Monday, 24 September 2012

The Hora in Andros

The Hora is built on a peninsula reaching all the way to its point. This post is about a small part of the Hora

starting from the main square to the point by the sea. This fountain is in the square and it would have been one of few, if not the only, sources of water for the whole place.


Through the arch, on to the narrow streets and alleyways.

The Hora is a very busy, thriving place with very few tourists even at the height of the season. You consequently get a real feel of what life is like on an island and the kafeneions are full of locals.

It is a thriving town and a prosperous one. I don't know this for sure but my impression is that a lot of people who have left the island have prospered and they come back and invest in it. I know for instance, that a lot of shipowners originally came from Andros.

A lof of these people come back for the summer holidays and this is very obvious if you sit in the kafeneions for a while. Visitors from Athens, London, New York and other places come back home and this boosts the economy of the island. I have never seen so many Philipino nannies with their charges in such a small space, and I don't think the people employing them live on the island or Athens - they come from the industrial/commercial centres of the Western world for their holidays in order to see their families.

So, the visitors are relatives of the locals who come to re-live their earlier years and consequently, the island is totally unspoilt as these people do not want to change the island, but want it the way it was when they were growing up.

They also don't need hotels as they stay with relatives. As far as I am aware, there are only two hotels in the centre of the Hora, the rest being 'Rooms' (what the English would call B+Bs) which are near the sea on the edge of the Hora.

A lot of the houses are grand (more of those in the next post) and all have been renovated - you don't find many wrecks the way you do on other islands.

The town has a rich cultural life: the Museum of Contemporary Art which could grace any European capital, an excellent Archaeological Museum, the Kydonieos Institute and a flourishing theatre. All of these have been made possible by donations from rich benefactors - the Museums of Contemporary Art and the Kydonieos Institute have been built and are funded by ship owning families and bear their names.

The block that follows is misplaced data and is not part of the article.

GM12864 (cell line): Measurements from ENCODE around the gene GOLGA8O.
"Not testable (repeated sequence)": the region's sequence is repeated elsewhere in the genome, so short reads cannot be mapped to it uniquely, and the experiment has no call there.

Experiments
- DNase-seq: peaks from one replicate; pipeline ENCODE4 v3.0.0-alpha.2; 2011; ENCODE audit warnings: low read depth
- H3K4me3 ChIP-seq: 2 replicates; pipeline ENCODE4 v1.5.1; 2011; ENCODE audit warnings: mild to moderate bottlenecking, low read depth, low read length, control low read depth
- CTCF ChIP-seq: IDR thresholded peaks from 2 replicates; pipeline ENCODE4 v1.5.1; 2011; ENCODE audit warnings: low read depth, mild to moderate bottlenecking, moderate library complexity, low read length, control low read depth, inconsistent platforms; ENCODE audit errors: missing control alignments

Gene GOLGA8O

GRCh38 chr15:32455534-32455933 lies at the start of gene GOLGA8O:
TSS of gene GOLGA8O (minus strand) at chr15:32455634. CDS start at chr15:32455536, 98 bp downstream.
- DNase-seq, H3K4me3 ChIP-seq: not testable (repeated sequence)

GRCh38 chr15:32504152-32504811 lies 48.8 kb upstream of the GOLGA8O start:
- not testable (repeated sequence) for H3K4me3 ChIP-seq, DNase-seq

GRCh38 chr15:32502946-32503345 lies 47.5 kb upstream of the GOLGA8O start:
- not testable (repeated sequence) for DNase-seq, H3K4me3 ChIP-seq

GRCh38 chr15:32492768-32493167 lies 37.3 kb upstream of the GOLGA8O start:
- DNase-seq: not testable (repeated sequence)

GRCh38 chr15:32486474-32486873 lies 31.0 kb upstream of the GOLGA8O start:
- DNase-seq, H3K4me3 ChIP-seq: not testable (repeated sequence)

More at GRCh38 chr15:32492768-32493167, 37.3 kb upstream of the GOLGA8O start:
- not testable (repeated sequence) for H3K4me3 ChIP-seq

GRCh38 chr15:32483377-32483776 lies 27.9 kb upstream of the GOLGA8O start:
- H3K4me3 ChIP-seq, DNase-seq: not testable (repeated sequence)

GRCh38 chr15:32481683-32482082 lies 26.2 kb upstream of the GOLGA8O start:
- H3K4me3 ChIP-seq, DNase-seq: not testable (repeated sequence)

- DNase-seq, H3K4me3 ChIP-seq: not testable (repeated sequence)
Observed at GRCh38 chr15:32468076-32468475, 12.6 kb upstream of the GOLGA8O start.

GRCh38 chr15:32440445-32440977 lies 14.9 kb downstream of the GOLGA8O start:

I don't know how the economic crisis has hit Andros but the feel you get is of a prosperous, comfortable town that has no ostentation whatsoever.

You get a  feel of the life of the town by walking about or sitting in the kafeneions. On our last day for instance, the whole place was buzzing, everyone out, wearing their best. It was the first day of school, the day where the priest joins the first assembly and blesses the school, the children and the new year.

The kids were then sent home, which in this case meant meeting their parents and relatives at the kafenion and cafeterias: the kids were wearing their best and so were the parents. The community feeling you got was very strong.

It is the same on a Sunday when everyone goes to the kafenions or cafeterias after the service. Everyone knows everyone else and the most common words are 'hello, how are you' as everyone greets everyone else.
One thing that puzzled me was this: as I said there are hardly any tourists, the Hora is a small place and yet the Museum of Contemporary Art is always full of people. The temporary exhibitions last all summer so, where do all these people come from?
Most of the architecture is what we call Greek neo-classical, and before apartment blocks took over, Athens looked like this, except on a grander scale 
with the exception of the balconies with columns which as far as I can tell is an Andros feature.
It is lovely walking around the narrow streets and at every turn there are narrow alleyways with views to the sea 
I always think the veranda of the house on the right looks inviting - so close to the street and one could talk to passers by while sitting there
I also wonder what is behind this gate on the right
This type of balcony is to be found all over Greece
The smudge on the wall under the balcony is the drain and flowers have been planted inside it
The only blot is all the electrical wires which are all over the place
Distressed but inviting
It must be so nice sitting in these balconies with the columns 
Outside staircases are very common, denoting that this is a two household house
Another veranda which is just off the street
The views from this house must be so fantastic 
A small church just before we reach the sea
We have now reached the end of the peninsula
and to the left of the point is an elevation with wonderful views of the second beach which during our stay was deserted as it was so windy.

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